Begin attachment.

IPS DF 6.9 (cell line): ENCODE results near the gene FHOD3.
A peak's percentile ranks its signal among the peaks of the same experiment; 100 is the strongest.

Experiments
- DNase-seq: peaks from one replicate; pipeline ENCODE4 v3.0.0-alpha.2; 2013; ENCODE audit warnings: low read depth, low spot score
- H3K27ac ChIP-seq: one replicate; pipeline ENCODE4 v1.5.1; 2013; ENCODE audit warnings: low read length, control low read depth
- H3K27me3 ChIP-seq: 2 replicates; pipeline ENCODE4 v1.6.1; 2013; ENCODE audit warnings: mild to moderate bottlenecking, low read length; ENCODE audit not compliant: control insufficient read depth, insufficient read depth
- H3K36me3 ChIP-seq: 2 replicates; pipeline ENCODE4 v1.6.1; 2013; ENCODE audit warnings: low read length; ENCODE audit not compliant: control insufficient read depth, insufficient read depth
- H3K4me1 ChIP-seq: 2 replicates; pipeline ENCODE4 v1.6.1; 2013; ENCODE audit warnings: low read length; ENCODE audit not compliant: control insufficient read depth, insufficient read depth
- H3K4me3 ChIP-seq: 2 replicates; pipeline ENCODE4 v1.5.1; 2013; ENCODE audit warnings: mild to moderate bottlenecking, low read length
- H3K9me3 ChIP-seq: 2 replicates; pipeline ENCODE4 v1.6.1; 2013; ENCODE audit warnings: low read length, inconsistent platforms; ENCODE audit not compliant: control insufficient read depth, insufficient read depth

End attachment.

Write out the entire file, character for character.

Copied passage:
IPS DF 6.9 (cell line): ENCODE results near the gene FHOD3.
A peak's percentile ranks its signal among the peaks of the same experiment; 100 is the strongest.

Experiments
- DNase-seq: peaks from one replicate; pipeline ENCODE4 v3.0.0-alpha.2; 2013; ENCODE audit warnings: low read depth, low spot score
- H3K27ac ChIP-seq: one replicate; pipeline ENCODE4 v1.5.1; 2013; ENCODE audit warnings: low read length, control low read depth
- H3K27me3 ChIP-seq: 2 replicates; pipeline ENCODE4 v1.6.1; 2013; ENCODE audit warnings: mild to moderate bottlenecking, low read length; ENCODE audit not compliant: control insufficient read depth, insufficient read depth
- H3K36me3 ChIP-seq: 2 replicates; pipeline ENCODE4 v1.6.1; 2013; ENCODE audit warnings: low read length; ENCODE audit not compliant: control insufficient read depth, insufficient read depth
- H3K4me1 ChIP-seq: 2 replicates; pipeline ENCODE4 v1.6.1; 2013; ENCODE audit warnings: low read length; ENCODE audit not compliant: control insufficient read depth, insufficient read depth
- H3K4me3 ChIP-seq: 2 replicates; pipeline ENCODE4 v1.5.1; 2013; ENCODE audit warnings: mild to moderate bottlenecking, low read length
- H3K9me3 ChIP-seq: 2 replicates; pipeline ENCODE4 v1.6.1; 2013; ENCODE audit warnings: low read length, inconsistent platforms; ENCODE audit not compliant: control insufficient read depth, insufficient read depth